Male heroes in media aren’t necessarily a dime a dozen, but traditional conventions for the male action hero extend back to at least the 1930s (Superman is now 75), and those conventions can be hard to bend. Heroines may be few, and often sexualized, but they’re not expected to fulfill male conventions, and they clearly come in different varieties. For example, Wonder Woman stands for truth and tolerance, while Ripley from the “Alien” series is a hard-nosed survivalist. In this MediaLit Moment, your students will learn how to articulate the moral and ethical codes of media heroines. In the process, they’ll gain new perspectives on familiar characters, as well as new perspectives on themselves.
Have students compare their code of ethics with those of various media heroines
AHA!: I like these characters, but I might not want to be just like them!
Key Question #4: What values, lifestyles and points of view are represented in, or omitted from, this message?
Core Concept #4: Media have embedded values and points of view.
Grade Level: 7-9
Materials: pencil, paper, imagination
Activity: Ask students to name some different media heroines. Here’s a sampling: Katniss Aberdeen from “The Hunger Games,” Captain Janeway from the “Star Trek Voyager” series; Xena, Warrior Princess; Sarah Connor from the “Terminator” series, Hermione Granger from the Harry Potter series; Buffy the Vampire Slayer. And, of course, Wonder Woman. Do they have any favorites? Do any of these characters seem to fall into particular types? What might those types be? Play clips from selected films/shows if you wish. You may find useful background material in a PBS documentary released this month titled “Wonder Women!: The Untold Story of American Superheroines.”
Next, ask students to work in pairs or groups. Ask them to select two heroines, preferably of different types, and ask them to write down the goals of these characters in the stories in which they appear. Next, explain the meaning of the term “code of ethics.” Everyone has an underlying philosophy of life, and some people are more “up front” about their philosophy—they “stand” for something. It might help to give them a model like the Golden Rule. Next, ask what is the ethical code that these characters live by? Students should be able to say what those codes are, but allow them to use different modes of expression if they feel like doing so (comics, song, role-play, etc.).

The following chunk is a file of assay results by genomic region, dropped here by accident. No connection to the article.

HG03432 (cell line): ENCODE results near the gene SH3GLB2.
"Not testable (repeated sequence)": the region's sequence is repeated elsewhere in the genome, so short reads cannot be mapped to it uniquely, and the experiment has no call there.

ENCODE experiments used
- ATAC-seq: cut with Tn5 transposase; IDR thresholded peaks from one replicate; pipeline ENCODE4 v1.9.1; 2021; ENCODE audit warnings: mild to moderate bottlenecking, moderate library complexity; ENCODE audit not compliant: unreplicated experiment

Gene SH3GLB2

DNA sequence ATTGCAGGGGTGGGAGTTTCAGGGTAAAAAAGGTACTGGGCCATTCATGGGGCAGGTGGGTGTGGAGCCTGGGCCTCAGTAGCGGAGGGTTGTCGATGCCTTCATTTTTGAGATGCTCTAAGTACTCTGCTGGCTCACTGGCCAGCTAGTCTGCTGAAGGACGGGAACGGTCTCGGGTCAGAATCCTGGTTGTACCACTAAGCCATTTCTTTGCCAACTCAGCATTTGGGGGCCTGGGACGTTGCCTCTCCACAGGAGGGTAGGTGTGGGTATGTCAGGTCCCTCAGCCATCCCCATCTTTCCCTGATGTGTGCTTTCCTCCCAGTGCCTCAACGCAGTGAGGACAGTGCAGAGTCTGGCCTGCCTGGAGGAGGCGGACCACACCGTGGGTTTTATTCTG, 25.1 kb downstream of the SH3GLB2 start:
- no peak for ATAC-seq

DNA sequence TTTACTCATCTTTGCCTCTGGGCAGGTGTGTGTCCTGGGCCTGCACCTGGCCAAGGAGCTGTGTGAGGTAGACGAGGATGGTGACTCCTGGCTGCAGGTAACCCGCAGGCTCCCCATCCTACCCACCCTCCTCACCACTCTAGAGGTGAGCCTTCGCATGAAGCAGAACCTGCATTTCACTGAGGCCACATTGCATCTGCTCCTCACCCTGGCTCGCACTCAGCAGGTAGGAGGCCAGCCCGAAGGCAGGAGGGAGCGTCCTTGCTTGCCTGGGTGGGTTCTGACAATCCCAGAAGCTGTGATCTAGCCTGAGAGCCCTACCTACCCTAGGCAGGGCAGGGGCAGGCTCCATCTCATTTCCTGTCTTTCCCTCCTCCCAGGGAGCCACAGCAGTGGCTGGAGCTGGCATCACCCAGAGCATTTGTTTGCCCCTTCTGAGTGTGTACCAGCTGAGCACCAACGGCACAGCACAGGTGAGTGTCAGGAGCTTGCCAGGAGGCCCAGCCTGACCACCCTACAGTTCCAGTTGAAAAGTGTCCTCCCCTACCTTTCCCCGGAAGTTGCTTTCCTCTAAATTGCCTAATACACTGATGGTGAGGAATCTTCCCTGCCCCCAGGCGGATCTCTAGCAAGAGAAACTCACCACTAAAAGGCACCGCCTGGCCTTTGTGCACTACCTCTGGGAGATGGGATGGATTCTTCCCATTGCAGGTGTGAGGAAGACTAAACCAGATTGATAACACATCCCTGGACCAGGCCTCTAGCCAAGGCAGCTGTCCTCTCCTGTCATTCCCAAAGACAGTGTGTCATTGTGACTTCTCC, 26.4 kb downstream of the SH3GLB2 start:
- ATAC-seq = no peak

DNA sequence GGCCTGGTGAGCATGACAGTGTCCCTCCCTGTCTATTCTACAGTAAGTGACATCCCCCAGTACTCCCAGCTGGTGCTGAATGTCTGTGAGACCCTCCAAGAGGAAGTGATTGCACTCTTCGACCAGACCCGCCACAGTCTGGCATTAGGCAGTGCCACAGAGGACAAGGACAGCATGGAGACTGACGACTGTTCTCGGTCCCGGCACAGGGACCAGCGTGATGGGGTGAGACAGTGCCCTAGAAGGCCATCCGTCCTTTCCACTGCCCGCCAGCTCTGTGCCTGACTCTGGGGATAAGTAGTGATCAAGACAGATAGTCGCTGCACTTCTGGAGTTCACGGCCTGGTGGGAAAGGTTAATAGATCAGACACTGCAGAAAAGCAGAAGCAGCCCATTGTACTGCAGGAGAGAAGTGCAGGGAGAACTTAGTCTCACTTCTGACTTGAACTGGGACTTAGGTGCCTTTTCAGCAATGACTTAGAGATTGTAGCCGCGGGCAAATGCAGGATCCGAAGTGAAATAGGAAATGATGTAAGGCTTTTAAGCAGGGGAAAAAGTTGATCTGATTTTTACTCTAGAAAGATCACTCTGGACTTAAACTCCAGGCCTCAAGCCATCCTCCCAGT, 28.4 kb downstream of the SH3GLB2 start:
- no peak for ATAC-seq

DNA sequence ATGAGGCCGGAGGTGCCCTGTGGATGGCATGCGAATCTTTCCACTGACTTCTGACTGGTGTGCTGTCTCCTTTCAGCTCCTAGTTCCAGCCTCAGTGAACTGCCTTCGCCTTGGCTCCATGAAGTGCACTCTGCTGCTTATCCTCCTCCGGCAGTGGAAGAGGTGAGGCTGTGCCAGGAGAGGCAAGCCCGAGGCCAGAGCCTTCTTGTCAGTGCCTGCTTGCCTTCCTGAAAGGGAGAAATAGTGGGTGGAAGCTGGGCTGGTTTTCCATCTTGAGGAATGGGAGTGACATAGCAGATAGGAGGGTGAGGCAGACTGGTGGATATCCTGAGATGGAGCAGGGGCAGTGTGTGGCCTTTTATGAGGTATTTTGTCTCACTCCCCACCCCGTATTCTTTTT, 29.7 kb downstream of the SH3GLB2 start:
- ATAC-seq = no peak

Next, ask, what’s their philosophy of life? As students answer, lead a whole class discussion in which students compare their philosophy with those of other characters. Do they like characters more or less after writing out a code of ethics for them? Do any of them identify with characters based on that code? (Boys don’t have to closely identify with a female character in order to appreciate their philosophy of life). Do they like a character, but would like to “tweak” their code so it’s a bit more in line with their own?
The Five Core Concepts and Five Key Questions of media literacy were developed as part of the Center for Media Literacy’s MediaLit Kit™ and Questions/TIPS (Q/TIPS)™ framework. Used with permission, © 2002-2013, Center for Media Literacy, http://www.medialit.com